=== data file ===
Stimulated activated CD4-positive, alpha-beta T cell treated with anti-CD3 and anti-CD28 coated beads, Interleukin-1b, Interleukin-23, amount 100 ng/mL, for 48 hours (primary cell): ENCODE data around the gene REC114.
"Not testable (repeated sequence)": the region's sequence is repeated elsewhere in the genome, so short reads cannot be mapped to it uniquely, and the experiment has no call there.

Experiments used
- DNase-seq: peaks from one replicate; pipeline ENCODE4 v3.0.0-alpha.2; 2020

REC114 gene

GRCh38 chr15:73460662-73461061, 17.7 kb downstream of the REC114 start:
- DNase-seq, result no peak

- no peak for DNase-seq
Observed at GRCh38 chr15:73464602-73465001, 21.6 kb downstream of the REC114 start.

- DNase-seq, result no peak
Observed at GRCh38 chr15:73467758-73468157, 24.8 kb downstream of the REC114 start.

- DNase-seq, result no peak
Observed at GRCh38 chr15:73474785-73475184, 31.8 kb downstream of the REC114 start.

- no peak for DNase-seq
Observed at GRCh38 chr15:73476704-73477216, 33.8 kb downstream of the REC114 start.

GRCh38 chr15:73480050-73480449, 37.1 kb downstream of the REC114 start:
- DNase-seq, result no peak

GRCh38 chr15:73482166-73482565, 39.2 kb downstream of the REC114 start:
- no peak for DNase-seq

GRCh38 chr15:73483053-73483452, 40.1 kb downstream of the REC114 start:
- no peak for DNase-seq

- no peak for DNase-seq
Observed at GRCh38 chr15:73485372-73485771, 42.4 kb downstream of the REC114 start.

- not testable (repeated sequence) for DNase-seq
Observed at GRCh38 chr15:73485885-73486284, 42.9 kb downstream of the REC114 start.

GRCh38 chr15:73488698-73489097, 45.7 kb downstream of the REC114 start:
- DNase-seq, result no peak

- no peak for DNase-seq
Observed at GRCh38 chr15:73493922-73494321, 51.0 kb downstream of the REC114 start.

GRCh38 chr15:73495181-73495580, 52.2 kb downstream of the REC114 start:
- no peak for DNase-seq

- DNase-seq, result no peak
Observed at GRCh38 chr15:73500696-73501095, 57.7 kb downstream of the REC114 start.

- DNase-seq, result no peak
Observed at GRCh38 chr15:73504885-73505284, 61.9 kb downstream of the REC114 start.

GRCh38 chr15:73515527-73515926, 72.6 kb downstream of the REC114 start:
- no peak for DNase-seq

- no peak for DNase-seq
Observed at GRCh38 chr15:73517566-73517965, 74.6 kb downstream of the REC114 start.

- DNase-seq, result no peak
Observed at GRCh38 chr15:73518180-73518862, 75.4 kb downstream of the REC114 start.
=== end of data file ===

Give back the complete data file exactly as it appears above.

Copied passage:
Stimulated activated CD4-positive, alpha-beta T cell treated with anti-CD3 and anti-CD28 coated beads, Interleukin-1b, Interleukin-23, amount 100 ng/mL, for 48 hours (primary cell): ENCODE data around the gene REC114.
"Not testable (repeated sequence)": the region's sequence is repeated elsewhere in the genome, so short reads cannot be mapped to it uniquely, and the experiment has no call there.

Experiments used
- DNase-seq: peaks from one replicate; pipeline ENCODE4 v3.0.0-alpha.2; 2020

REC114 gene

GRCh38 chr15:73460662-73461061, 17.7 kb downstream of the REC114 start:
- DNase-seq, result no peak

- no peak for DNase-seq
Observed at GRCh38 chr15:73464602-73465001, 21.6 kb downstream of the REC114 start.

- DNase-seq, result no peak
Observed at GRCh38 chr15:73467758-73468157, 24.8 kb downstream of the REC114 start.

- DNase-seq, result no peak
Observed at GRCh38 chr15:73474785-73475184, 31.8 kb downstream of the REC114 start.

- no peak for DNase-seq
Observed at GRCh38 chr15:73476704-73477216, 33.8 kb downstream of the REC114 start.

GRCh38 chr15:73480050-73480449, 37.1 kb downstream of the REC114 start:
- DNase-seq, result no peak

GRCh38 chr15:73482166-73482565, 39.2 kb downstream of the REC114 start:
- no peak for DNase-seq

GRCh38 chr15:73483053-73483452, 40.1 kb downstream of the REC114 start:
- no peak for DNase-seq

- no peak for DNase-seq
Observed at GRCh38 chr15:73485372-73485771, 42.4 kb downstream of the REC114 start.

- not testable (repeated sequence) for DNase-seq
Observed at GRCh38 chr15:73485885-73486284, 42.9 kb downstream of the REC114 start.

GRCh38 chr15:73488698-73489097, 45.7 kb downstream of the REC114 start:
- DNase-seq, result no peak

- no peak for DNase-seq
Observed at GRCh38 chr15:73493922-73494321, 51.0 kb downstream of the REC114 start.

GRCh38 chr15:73495181-73495580, 52.2 kb downstream of the REC114 start:
- no peak for DNase-seq

- DNase-seq, result no peak
Observed at GRCh38 chr15:73500696-73501095, 57.7 kb downstream of the REC114 start.

- DNase-seq, result no peak
Observed at GRCh38 chr15:73504885-73505284, 61.9 kb downstream of the REC114 start.

GRCh38 chr15:73515527-73515926, 72.6 kb downstream of the REC114 start:
- no peak for DNase-seq

- no peak for DNase-seq
Observed at GRCh38 chr15:73517566-73517965, 74.6 kb downstream of the REC114 start.

- DNase-seq, result no peak
Observed at GRCh38 chr15:73518180-73518862, 75.4 kb downstream of the REC114 start.